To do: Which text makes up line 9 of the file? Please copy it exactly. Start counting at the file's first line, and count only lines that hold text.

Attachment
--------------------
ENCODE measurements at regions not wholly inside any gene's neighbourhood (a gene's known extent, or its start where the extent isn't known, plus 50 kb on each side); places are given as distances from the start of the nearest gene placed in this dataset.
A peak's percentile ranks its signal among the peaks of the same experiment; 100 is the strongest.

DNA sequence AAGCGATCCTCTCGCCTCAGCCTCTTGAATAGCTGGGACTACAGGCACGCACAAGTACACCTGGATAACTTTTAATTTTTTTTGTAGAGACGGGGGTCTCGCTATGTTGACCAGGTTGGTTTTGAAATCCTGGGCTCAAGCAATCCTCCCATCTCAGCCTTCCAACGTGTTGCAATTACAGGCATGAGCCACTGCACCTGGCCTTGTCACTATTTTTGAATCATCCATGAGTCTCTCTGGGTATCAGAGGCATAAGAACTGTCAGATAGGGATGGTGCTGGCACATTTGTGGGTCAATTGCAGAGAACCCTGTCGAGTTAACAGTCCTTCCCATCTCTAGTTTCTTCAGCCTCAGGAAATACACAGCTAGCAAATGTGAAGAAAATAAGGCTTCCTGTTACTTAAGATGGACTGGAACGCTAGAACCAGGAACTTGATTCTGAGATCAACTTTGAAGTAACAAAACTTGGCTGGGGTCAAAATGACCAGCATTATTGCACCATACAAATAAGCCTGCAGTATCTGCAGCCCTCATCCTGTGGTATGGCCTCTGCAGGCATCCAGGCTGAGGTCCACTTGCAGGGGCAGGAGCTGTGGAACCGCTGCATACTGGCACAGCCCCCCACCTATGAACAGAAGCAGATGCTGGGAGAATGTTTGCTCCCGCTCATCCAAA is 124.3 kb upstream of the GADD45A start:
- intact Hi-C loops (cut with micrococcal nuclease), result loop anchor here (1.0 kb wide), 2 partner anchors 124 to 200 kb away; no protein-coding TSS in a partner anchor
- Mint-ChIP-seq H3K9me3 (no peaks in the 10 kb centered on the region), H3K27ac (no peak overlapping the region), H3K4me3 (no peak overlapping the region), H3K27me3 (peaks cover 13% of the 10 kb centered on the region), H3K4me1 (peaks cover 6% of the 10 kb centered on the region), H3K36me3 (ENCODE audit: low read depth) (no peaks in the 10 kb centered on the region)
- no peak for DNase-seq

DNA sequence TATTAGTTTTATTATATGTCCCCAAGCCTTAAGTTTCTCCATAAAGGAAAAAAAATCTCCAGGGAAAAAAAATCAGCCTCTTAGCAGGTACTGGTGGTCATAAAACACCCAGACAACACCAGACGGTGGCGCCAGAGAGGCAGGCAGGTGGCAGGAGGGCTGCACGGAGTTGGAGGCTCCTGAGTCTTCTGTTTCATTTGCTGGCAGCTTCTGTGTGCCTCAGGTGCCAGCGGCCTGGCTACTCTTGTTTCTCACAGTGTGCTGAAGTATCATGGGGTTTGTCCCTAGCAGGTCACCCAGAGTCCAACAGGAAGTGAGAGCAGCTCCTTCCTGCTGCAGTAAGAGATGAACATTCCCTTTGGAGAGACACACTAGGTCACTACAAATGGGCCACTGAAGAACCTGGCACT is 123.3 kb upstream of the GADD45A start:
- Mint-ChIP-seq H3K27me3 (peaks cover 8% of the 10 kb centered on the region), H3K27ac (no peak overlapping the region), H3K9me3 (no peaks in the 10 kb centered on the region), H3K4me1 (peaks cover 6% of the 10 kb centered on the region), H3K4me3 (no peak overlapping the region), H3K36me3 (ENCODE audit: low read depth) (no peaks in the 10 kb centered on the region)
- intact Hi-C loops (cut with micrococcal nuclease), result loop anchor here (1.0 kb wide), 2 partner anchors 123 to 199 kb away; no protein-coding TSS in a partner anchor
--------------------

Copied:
- intact Hi-C loops (cut with micrococcal nuclease), result loop anchor here (1.0 kb wide), 2 partner anchors 123 to 199 kb away; no protein-coding TSS in a partner anchor